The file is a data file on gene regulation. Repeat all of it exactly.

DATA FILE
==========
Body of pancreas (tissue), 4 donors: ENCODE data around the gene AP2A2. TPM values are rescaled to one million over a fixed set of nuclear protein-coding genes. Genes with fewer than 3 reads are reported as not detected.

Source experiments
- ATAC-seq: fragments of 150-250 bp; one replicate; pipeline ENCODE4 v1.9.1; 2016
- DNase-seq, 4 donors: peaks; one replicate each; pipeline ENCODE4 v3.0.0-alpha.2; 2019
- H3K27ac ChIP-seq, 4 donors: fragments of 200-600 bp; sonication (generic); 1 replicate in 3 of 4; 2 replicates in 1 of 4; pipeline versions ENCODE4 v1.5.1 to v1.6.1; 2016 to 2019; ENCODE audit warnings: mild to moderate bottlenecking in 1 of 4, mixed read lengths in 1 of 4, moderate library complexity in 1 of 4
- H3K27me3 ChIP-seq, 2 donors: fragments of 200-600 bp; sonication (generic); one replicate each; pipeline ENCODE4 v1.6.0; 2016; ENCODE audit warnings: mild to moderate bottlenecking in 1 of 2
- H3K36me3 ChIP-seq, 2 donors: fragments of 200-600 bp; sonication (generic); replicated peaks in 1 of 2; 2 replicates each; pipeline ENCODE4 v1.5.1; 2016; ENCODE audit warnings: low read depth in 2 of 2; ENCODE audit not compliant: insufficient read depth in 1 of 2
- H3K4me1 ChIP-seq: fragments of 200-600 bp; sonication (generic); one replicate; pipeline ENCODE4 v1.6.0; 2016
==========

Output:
Body of pancreas (tissue), 4 donors: ENCODE data around the gene AP2A2. TPM values are rescaled to one million over a fixed set of nuclear protein-coding genes. Genes with fewer than 3 reads are reported as not detected.

Source experiments
- ATAC-seq: fragments of 150-250 bp; one replicate; pipeline ENCODE4 v1.9.1; 2016
- DNase-seq, 4 donors: peaks; one replicate each; pipeline ENCODE4 v3.0.0-alpha.2; 2019
- H3K27ac ChIP-seq, 4 donors: fragments of 200-600 bp; sonication (generic); 1 replicate in 3 of 4; 2 replicates in 1 of 4; pipeline versions ENCODE4 v1.5.1 to v1.6.1; 2016 to 2019; ENCODE audit warnings: mild to moderate bottlenecking in 1 of 4, mixed read lengths in 1 of 4, moderate library complexity in 1 of 4
- H3K27me3 ChIP-seq, 2 donors: fragments of 200-600 bp; sonication (generic); one replicate each; pipeline ENCODE4 v1.6.0; 2016; ENCODE audit warnings: mild to moderate bottlenecking in 1 of 2
- H3K36me3 ChIP-seq, 2 donors: fragments of 200-600 bp; sonication (generic); replicated peaks in 1 of 2; 2 replicates each; pipeline ENCODE4 v1.5.1; 2016; ENCODE audit warnings: low read depth in 2 of 2; ENCODE audit not compliant: insufficient read depth in 1 of 2
- H3K4me1 ChIP-seq: fragments of 200-600 bp; sonication (generic); one replicate; pipeline ENCODE4 v1.6.0; 2016